Nick at Night

John 3:1-10    
May 16, 2021
Union University Church   
Reverend Laurie DeMott

Nicodemus, cloaked in the darkness of his own uncertainty, came to Jesus in the night seeking the light of understanding.  

“Rabbi, we know that you are a teacher who has come from God for no one can do these signs that you do apart from the presence of God,” he said, hoping to open a conversation with Jesus about spiritual matters but Jesus didn’t even wait for Nicodemus’ question.  He went right to the heart of what he knew Nicodemus was wondering and said, “No one can enter the realm of God without being born again.”  And with that statement, Jesus plunged Nicodemus into confusion and started an argument among Christians that continues to this day. 

How many times have we heard the declaration that Christians must be born again in order to claim true faith?  We see it in flyers distributed by street corner evangelists, and hear it in the aisles of the grocery store when someone approaches us to ask, “Brother, sister, have you been born again?”  I hear it every time I attend a Rochester Red Wings baseball game because there is a man who considers it his Christian duty to stand just outside the ballpark gates at every game and preach repentance to those coming in.  

“Only those who are born again can know salvation!” he proclaims with a loud voice to the bemused crowd.

In the gospel of John, when Jesus tells Nicodemus he must be born again, initially Nicodemus takes Jesus’ words literally and tries to imagine a full grown man climbing into his mother’s womb again, but even when he finally understands that Jesus is talking about a spiritual rebirth, his distress is not much relieved, nor is ours.  To be born again suggests a radical reboot; a transformation of personality and lifestyle which changes us into someone completely unrecognizable from who we were before.  We’ve all heard the testimonies:  “I was a teenage drug dealer but then I was born again.  That man who sold drugs to children in the playground is now dead,” the reformed person declares, “and I, with the help of Christ, became a new person.  You, too, must be born again if you are to experience the salvation he promises.”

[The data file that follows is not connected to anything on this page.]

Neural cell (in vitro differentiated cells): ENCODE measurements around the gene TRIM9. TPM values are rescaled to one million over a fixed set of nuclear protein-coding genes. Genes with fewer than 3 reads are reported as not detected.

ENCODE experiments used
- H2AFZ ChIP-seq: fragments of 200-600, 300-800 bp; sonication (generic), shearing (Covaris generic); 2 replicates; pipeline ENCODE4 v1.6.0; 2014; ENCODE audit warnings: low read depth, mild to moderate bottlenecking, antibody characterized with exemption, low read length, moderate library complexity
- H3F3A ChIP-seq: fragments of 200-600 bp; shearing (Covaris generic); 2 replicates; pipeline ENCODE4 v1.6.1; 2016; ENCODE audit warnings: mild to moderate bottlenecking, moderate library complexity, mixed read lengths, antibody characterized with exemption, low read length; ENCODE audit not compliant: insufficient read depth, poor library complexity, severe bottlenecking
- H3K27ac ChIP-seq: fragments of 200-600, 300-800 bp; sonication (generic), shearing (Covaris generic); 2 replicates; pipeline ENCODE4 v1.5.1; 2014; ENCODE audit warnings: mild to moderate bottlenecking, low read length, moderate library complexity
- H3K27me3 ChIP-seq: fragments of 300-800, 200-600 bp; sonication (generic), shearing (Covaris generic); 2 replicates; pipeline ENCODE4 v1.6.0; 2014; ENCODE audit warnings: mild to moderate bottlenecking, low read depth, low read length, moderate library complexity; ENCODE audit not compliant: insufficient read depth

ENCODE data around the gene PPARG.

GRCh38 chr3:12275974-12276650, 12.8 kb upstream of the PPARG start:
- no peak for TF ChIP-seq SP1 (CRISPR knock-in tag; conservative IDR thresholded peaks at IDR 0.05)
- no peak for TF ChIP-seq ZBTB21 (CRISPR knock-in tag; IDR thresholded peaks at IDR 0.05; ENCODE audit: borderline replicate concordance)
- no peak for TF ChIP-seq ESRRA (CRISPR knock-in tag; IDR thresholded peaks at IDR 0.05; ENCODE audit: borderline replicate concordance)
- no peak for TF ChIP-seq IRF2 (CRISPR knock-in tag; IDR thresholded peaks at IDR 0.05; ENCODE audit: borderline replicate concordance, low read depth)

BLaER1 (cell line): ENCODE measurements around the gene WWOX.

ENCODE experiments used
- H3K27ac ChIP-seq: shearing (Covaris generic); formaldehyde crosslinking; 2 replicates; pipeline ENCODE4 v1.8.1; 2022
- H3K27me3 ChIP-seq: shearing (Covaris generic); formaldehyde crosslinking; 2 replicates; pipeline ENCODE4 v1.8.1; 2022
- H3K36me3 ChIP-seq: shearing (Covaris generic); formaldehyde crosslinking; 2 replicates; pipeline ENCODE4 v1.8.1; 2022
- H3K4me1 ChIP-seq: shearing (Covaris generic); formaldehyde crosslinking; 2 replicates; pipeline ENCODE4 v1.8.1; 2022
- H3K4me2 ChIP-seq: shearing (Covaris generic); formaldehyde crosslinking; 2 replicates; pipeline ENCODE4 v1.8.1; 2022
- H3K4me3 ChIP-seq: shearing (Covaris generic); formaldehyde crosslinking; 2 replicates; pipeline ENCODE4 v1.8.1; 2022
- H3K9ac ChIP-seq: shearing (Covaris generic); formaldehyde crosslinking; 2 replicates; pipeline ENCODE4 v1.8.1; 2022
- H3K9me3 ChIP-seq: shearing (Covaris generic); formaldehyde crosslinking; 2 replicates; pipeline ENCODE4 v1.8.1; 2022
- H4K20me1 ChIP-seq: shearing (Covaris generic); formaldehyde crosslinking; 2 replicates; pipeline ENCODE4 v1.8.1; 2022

And, admittedly, there are people who do need a radical transformation of their lives, maybe some of us sitting right here today.  We would be arrogant to think that we are immune to the horrendous mistakes, addictions, or behaviors that are capable of squeezing the life out of ourselves and others, and you may be a person who needs a complete makeover, the kind of change that is only possible with divine help.  Alcohol, drugs, abuse, uncontrolled anger, unrelenting hatred or spite, these are the failings that squeeze our hearts to bleed and cripple our spirits.  Jesus often extended such transformative grace to those whose lives had become so enslaved by their sin and the brokenness of the world that their only hope was a complete rebirth, and Jesus gave them this good news, “You need to be freed from who you were so that you can become someone new, and I will lead you to become that person.”  So if you are one whose life has gone astray, if you know that you have failed again and again to fix yourself on your own, then hear the words of Christ who promises rebirth is possible with his divine help.  Have the courage to grasp his hand and say, “Today I will seek the help of God to cast aside my old self and be born into a new life.”  The promise that a person can be born again — that a person can be freed from their past sins and failures — is a powerful radical message in a society that often cynically declares that nothing ever changes.  Jesus promises that change is always possible with the help and forgiveness of God.  You can be born again.